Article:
When adult infidelity site Ashley Madison was breached back in July, as many as 37 million users were exposed to risk. Four months later, Ashley Madison members are still feeling the impact of the breach, as an increased volume of spam is targeting them.
According to email security firm MailChannels, the volume of spam and phishing emails being sent to email addresses stored in the Ashley Madison database is significantly higher than spam volumes sent to a random sample of addresses.
MailChannels, which has a cloud email delivery service, analyzed its email logs for billions of messages to make the comparison between spam volume sent to a control group of randomly selected email addresses and spam volume sent to Ashley Madison users. Since the breach occurred, MailChannels analysis shows that email addresses from the Ashley Madison database tend to get double the volume of spam emails that the control group receives.
The spam being sent to Ashley Madison users' email addresses isn't entirely random and untargeted either. MailChannels found that spammers are customizing the subject lines to make the topics more pertinent to the Ashley Madison users. Email subject lines include removal services to help users get their personal information removed from online sites.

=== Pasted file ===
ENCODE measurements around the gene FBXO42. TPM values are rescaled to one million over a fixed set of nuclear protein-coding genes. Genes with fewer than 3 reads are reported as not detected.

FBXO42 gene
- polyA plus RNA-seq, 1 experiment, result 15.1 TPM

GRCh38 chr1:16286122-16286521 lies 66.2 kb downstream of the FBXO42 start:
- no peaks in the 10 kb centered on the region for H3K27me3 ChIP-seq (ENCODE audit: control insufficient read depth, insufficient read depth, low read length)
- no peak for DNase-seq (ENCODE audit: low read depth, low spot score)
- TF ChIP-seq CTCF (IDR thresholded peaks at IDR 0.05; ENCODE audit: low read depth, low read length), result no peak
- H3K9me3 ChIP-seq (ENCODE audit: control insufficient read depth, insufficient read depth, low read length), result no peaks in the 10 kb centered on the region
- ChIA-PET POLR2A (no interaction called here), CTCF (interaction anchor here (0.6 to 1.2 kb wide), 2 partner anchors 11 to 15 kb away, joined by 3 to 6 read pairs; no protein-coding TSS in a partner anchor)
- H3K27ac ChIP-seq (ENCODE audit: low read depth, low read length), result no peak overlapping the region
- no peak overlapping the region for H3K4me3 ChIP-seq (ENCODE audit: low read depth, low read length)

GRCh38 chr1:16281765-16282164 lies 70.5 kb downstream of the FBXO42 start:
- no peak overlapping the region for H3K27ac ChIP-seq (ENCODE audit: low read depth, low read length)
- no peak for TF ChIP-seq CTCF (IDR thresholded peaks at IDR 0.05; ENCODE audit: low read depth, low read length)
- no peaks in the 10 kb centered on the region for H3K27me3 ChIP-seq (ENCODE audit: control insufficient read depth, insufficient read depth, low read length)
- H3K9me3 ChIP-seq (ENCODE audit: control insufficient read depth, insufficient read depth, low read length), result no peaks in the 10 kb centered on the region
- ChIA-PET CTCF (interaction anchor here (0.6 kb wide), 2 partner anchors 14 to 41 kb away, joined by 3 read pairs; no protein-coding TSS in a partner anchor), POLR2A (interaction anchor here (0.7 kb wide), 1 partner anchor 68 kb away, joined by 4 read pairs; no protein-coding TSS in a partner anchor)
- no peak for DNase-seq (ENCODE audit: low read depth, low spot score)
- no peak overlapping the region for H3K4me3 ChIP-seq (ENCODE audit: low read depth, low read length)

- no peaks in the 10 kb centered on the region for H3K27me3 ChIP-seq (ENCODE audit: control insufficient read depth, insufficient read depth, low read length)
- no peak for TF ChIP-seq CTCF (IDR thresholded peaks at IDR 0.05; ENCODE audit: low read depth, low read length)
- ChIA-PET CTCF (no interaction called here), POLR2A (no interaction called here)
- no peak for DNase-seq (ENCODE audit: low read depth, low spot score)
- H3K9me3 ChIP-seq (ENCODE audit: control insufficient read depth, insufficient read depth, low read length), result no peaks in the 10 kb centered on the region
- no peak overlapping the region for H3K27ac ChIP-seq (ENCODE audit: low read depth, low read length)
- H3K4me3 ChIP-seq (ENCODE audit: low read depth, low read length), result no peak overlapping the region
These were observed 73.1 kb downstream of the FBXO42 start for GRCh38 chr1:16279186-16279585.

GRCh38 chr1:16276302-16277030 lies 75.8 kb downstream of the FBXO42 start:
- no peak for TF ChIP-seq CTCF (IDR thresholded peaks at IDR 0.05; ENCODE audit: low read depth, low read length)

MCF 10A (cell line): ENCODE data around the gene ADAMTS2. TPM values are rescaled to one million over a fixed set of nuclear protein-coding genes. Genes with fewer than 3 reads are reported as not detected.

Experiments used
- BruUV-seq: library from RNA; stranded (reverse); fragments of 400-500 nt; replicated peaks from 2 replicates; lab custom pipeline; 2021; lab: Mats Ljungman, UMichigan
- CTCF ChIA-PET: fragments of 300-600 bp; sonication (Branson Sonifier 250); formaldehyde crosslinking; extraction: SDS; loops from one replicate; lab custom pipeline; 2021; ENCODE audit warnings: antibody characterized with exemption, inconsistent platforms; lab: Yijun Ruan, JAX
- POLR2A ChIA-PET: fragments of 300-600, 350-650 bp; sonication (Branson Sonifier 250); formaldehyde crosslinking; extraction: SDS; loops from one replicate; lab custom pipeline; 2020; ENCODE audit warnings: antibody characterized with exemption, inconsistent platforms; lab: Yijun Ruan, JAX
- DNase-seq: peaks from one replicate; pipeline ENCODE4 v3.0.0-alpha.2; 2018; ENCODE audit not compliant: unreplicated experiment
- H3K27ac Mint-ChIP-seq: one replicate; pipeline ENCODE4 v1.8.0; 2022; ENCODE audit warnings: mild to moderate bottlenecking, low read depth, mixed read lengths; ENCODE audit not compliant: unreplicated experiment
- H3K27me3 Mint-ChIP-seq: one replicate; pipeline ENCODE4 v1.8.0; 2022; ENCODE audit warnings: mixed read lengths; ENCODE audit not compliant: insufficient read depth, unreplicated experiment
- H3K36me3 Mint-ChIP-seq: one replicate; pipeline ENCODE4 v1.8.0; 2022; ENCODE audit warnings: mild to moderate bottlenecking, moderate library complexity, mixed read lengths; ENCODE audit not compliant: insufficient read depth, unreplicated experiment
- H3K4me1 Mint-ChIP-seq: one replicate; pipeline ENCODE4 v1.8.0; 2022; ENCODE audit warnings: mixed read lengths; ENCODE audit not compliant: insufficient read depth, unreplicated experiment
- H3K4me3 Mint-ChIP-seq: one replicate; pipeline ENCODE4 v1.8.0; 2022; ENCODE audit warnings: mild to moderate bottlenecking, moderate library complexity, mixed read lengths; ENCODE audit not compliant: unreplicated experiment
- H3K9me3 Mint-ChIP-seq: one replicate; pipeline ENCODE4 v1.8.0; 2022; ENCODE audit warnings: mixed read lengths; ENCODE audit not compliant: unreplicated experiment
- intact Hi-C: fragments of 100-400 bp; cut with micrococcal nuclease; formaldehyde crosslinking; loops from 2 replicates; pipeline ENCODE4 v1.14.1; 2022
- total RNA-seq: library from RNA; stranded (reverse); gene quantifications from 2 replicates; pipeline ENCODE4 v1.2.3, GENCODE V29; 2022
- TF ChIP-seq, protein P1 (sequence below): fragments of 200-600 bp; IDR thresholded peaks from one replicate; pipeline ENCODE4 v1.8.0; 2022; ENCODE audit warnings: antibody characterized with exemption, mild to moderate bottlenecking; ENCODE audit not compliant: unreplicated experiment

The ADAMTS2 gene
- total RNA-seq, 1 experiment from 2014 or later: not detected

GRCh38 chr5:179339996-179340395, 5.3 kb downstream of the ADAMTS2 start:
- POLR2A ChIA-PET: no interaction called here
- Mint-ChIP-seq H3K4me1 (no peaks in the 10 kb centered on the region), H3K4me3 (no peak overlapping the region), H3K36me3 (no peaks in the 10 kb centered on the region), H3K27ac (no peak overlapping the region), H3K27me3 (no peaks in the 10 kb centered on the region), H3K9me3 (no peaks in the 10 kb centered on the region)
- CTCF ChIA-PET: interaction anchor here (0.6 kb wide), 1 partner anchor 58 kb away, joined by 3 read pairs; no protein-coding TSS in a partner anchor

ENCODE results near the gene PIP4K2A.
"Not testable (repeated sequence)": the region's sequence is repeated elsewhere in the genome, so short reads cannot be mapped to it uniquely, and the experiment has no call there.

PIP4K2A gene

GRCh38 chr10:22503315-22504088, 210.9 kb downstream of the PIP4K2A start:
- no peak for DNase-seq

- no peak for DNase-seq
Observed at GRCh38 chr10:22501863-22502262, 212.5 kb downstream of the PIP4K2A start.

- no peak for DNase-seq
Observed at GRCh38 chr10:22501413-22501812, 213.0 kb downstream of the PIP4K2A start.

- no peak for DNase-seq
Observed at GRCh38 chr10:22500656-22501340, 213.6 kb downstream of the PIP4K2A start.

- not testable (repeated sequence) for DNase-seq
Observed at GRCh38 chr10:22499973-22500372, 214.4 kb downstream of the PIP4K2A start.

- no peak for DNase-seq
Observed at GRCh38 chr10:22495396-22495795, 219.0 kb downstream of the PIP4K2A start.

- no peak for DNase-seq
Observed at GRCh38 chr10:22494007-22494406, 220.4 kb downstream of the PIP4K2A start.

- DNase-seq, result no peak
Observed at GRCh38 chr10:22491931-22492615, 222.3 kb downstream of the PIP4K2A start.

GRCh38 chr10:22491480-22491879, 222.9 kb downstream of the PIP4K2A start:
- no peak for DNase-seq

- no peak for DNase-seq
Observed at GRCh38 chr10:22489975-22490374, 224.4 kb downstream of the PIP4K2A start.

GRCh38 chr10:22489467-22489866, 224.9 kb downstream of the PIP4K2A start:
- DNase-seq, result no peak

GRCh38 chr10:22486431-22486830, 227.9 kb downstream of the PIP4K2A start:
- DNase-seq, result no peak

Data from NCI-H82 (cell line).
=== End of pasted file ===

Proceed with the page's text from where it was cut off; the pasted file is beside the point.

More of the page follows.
While Ashley Madison users are getting targeted messages, they are also still getting much of the same untargeted spam that the MailChannels control group of email addresses is receiving.
The continued risk that Ashley Madison users are exposed to is not a surprise and was one that eWEEK predicted back in July when the breach was first disclosed. According to MailChannels, the Ashley Madison breach has been a big windfall for spammers in 2015.
"Definitely the major email-related breach this year was Ashley Madison," MailChannels CEO Ken Simpson told eWEEK. "The nature of the Ashley Madison Website as a hooking up place for cheating spouses exposes its users to a wide range of extortion and fraud that we don't feel users of other types of sites would be susceptible to."
The Ashley Madison breach isn't the only one that has led to an increase in email threats to users. A breach of the Patreon charity Website also exposed users to extortion attempts from scammers threatening to reveal personal information unless a payment is made. Patreon disclosed that it was breached on Sept. 30, exposing personal information on more than 2 million contributors.
Overall though, having an email address in a breached database of any type isn't a good thing.
"If what we found from our analysis of Ashley Madison's email list is true in other breaches, simply being involved in any breach will expose you to a greater level of spam and fraud of all types," Simpson said.
Sean Michael Kerner is a senior editor at eWEEK and InternetNews.com. Follow him on Twitter @TechJournalist.